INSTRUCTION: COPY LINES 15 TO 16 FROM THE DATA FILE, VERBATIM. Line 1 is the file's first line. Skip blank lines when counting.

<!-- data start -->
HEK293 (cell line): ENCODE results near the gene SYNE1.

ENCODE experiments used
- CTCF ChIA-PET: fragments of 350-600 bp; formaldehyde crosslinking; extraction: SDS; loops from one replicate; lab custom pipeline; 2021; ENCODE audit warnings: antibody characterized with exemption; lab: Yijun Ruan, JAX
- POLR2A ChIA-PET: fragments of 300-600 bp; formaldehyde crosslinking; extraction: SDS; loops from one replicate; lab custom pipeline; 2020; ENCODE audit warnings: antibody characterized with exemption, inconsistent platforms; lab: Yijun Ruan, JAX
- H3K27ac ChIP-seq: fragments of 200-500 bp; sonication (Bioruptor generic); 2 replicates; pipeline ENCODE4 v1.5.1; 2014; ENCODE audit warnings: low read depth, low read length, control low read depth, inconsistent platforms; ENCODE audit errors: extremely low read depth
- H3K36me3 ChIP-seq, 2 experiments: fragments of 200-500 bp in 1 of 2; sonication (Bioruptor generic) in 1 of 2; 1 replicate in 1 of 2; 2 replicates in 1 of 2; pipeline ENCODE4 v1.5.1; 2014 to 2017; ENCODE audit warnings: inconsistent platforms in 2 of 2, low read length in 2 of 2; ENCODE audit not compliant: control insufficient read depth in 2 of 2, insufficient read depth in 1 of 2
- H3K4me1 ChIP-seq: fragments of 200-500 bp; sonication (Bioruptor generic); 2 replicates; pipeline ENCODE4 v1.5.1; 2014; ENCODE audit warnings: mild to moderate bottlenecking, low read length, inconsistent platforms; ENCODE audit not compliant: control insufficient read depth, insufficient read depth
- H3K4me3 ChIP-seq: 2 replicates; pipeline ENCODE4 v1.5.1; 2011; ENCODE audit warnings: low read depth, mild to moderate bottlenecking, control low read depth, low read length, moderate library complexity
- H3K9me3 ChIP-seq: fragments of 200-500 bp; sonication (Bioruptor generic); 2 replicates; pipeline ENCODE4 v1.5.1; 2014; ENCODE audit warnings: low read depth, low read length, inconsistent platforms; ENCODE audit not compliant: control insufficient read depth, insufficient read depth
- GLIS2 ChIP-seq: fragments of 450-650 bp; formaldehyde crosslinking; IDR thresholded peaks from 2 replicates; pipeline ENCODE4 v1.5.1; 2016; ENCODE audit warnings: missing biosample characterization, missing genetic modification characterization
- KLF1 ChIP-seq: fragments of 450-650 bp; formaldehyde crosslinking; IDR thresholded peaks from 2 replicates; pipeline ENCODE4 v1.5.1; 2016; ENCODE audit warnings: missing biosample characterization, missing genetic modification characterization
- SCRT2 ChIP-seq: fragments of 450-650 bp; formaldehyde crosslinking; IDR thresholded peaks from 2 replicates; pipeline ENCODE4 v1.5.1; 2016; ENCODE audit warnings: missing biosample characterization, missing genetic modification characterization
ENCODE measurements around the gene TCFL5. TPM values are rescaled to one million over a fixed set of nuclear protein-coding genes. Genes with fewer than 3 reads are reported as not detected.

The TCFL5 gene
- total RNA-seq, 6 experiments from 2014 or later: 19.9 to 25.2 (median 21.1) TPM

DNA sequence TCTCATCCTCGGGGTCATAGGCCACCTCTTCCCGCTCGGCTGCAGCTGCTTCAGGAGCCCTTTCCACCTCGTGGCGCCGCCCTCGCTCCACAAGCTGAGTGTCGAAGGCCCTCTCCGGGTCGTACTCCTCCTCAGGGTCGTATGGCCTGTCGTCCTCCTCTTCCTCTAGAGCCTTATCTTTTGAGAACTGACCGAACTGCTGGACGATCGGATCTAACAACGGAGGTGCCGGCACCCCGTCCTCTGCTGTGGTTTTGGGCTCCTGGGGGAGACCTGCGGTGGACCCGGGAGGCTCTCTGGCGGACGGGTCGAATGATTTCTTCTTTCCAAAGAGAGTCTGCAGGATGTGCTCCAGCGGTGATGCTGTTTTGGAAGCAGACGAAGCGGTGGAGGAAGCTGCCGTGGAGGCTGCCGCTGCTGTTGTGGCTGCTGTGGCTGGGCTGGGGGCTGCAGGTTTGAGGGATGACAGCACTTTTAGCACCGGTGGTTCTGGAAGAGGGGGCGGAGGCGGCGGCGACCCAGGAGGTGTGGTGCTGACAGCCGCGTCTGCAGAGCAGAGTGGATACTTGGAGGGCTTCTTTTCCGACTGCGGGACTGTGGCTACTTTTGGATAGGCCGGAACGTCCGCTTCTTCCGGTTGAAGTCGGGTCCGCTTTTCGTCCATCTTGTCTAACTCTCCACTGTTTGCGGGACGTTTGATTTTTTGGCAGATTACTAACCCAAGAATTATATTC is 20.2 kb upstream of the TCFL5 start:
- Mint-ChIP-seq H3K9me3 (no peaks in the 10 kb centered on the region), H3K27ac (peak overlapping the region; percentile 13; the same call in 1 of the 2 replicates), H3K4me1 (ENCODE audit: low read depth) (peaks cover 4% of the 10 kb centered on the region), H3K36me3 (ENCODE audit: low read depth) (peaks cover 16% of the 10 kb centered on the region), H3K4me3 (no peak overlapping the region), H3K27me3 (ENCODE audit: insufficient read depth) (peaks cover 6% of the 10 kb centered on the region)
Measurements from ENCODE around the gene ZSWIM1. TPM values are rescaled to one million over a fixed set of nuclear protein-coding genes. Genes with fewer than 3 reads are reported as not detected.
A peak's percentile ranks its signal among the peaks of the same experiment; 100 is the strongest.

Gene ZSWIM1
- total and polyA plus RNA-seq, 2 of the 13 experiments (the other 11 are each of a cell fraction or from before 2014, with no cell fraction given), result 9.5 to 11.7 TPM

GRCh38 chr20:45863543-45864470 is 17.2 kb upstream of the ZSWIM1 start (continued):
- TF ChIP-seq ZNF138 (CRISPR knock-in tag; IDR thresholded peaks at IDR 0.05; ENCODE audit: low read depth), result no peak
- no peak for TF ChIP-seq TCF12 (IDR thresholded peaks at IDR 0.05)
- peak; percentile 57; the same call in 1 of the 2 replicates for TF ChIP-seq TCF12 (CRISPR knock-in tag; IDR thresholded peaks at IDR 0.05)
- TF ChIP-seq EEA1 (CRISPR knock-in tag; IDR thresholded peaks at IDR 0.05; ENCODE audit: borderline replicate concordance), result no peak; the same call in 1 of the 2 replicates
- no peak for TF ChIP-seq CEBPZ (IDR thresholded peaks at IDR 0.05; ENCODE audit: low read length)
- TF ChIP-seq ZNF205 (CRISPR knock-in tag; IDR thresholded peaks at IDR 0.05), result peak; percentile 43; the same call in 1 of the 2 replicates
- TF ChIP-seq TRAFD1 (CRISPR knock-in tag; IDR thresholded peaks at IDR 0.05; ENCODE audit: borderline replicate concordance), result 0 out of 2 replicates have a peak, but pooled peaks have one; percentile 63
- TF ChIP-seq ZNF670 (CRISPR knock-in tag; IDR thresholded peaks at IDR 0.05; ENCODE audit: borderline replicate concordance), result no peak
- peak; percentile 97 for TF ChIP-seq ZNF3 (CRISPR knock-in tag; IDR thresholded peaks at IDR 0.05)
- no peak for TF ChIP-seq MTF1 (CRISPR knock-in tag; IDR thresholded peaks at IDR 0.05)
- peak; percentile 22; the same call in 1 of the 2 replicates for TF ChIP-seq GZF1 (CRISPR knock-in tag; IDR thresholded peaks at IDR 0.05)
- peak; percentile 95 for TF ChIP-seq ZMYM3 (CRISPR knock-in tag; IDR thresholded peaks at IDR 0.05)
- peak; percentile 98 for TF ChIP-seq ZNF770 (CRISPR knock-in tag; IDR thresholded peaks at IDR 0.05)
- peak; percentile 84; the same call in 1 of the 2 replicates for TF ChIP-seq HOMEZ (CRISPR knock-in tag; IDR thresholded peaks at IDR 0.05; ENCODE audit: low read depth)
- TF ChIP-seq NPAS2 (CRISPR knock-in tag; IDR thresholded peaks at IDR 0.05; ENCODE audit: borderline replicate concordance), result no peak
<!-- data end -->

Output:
- total RNA-seq, 6 experiments from 2014 or later: 19.9 to 25.2 (median 21.1) TPM

DNA sequence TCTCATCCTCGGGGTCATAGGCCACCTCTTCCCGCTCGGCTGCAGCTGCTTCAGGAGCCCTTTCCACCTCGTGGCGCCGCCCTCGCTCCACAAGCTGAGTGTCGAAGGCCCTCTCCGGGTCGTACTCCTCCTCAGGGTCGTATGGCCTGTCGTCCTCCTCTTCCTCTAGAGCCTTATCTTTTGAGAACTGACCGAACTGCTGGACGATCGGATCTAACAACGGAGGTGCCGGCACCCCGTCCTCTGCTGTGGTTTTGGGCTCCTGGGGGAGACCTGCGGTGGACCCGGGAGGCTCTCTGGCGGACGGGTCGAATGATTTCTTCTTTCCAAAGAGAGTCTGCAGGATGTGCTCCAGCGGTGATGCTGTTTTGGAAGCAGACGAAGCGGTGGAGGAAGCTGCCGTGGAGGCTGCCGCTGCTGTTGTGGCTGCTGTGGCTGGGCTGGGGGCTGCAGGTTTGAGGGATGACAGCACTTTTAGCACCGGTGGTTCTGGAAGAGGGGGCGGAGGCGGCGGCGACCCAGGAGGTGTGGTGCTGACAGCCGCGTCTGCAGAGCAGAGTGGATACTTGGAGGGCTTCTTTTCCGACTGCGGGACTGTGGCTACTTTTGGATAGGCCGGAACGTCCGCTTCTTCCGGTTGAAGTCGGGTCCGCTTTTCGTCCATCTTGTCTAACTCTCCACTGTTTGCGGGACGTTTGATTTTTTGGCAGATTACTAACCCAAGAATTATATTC is 20.2 kb upstream of the TCFL5 start: